• Isis — Egyptian goddess of magic. Her great generosity and desire to help others is shown through her stories of teaching humans how to make bread and use plants medicinally. She was able to perform miracles by healing the sick and giving fertility. Her most famous story is the one of Isis & Osiris: jealous Set murdered Osiris and cut his body into several pieces. Distraught, Isis transformed into a falcon and was able to find every piece expect one very important part that she had to form herself with gold. With her magical abilities she was able to breathe him back to life.
  • Laka — Hawaiian goddess of love and wilderness. She invented the hula dance and also invented a way of telling stories through dance. Rain is very sacred to this goddess, as the god Lono united with her in the form of a rainbow.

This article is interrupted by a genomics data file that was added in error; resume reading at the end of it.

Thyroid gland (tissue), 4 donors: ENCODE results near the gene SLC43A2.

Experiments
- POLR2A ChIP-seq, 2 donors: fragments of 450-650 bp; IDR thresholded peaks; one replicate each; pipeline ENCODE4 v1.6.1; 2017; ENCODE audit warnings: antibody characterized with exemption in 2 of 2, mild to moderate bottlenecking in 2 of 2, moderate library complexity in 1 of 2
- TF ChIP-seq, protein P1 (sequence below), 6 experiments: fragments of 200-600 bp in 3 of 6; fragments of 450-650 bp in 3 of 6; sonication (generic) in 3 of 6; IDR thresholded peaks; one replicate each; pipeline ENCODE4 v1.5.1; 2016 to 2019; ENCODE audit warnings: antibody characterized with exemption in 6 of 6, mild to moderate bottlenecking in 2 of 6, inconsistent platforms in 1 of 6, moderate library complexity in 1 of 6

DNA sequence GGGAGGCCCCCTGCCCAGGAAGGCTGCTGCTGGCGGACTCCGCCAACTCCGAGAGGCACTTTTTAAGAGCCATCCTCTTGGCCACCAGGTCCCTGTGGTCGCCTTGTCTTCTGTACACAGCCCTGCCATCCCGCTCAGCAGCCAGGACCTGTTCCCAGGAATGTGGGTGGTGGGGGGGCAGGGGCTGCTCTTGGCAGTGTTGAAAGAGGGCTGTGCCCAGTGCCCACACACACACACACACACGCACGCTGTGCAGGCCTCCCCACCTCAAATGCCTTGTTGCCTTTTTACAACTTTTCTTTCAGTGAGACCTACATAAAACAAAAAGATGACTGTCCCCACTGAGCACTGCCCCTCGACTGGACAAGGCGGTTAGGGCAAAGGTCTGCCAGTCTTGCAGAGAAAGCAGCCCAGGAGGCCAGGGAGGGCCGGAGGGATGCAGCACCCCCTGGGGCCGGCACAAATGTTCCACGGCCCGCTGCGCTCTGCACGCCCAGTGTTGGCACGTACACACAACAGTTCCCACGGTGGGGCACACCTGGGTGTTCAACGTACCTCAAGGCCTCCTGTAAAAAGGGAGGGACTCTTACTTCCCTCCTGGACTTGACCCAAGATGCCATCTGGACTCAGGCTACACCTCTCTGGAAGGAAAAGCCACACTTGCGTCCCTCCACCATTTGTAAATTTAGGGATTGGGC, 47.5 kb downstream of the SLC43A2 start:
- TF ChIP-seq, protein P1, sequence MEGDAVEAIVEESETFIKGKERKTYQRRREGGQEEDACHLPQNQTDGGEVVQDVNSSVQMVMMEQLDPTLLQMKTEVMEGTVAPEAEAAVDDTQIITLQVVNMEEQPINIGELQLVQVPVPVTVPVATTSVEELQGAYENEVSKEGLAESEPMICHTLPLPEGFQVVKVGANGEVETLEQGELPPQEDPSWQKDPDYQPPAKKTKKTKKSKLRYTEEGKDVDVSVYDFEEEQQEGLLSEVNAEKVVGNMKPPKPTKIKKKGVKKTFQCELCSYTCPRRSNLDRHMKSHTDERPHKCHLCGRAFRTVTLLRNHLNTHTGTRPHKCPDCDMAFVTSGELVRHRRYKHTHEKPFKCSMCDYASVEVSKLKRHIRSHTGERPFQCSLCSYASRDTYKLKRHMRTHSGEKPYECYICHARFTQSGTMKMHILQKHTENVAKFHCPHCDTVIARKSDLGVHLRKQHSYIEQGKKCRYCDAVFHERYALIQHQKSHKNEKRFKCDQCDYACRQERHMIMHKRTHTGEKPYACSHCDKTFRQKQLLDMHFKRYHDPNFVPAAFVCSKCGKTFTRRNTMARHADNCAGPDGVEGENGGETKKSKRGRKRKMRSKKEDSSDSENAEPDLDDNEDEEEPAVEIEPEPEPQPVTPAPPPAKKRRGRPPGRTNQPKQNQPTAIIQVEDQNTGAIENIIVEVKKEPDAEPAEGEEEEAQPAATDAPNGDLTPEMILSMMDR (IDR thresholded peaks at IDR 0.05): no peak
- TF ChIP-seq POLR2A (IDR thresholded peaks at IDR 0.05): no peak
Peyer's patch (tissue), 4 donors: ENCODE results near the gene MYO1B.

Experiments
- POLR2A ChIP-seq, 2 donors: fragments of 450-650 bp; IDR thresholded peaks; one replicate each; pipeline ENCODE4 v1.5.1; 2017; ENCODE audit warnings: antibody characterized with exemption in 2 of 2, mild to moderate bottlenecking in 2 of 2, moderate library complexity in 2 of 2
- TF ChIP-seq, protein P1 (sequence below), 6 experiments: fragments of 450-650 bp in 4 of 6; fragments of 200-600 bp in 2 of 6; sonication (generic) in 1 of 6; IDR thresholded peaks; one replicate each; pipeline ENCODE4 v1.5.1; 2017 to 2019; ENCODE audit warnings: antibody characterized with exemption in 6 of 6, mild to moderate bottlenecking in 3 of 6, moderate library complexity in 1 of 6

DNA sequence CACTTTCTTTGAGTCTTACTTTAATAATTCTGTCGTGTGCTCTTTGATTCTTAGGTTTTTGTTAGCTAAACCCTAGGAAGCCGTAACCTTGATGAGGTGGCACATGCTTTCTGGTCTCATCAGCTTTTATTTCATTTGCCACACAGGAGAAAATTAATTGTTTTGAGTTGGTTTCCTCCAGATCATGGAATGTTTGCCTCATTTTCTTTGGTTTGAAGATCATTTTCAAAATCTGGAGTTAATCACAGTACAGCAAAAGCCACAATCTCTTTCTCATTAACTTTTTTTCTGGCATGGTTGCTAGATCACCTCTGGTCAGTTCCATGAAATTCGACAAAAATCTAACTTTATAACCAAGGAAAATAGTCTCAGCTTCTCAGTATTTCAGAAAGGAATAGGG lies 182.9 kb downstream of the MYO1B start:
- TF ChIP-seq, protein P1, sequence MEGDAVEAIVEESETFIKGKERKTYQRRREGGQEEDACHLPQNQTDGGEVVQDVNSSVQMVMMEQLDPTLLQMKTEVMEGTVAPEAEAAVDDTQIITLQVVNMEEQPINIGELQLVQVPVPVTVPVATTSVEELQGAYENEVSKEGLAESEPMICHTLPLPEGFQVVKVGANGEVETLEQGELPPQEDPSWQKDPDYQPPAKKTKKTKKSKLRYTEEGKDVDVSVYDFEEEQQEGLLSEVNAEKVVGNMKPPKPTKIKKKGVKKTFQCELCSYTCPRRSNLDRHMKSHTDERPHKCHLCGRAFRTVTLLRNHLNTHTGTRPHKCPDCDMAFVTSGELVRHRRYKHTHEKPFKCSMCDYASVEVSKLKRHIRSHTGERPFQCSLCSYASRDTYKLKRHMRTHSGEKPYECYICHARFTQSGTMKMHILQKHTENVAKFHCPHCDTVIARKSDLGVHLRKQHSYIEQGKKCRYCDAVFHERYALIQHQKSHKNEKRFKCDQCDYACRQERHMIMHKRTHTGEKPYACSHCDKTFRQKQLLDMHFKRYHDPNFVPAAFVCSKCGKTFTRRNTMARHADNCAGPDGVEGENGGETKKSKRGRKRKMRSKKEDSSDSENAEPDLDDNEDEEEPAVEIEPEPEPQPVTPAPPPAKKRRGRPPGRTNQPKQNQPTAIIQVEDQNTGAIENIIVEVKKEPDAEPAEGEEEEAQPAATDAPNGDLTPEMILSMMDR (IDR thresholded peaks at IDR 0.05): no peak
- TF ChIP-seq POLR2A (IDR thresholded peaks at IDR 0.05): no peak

• Artemis — Greek goddess of the hunt, wilderness, and moon. She is strong and independent.
  • Kali — Hindu goddess of destruction. She represents time, darkness, and uncontrollable chaos. Seemingly scary and intimidating at first, she is not “bad” at all, but misunderstood. Kali transcends fear by facing it head-on.
  • Bast (or Bastet) — Egyptian cat goddess. She is ruler of magic, pleasure, and intimacy. She adores laughter and uses humor to grieve and heal.

Forbidden Knowledge

Alice was a librarian. Her large, round glasses started to fog up every time her favorite customer came by. He did not even look like a bookworm, but she was noticing his presence becoming more frequent. He moved with such purpose that she questioned if he was aware of it or not. He suddenly turned and raised his eyebrows with a slight grin as he noticed her watching him intently. He seemed to be flustered: taken aback by her attention. She wasn’t sure if he was flattered or nervous, perhaps both…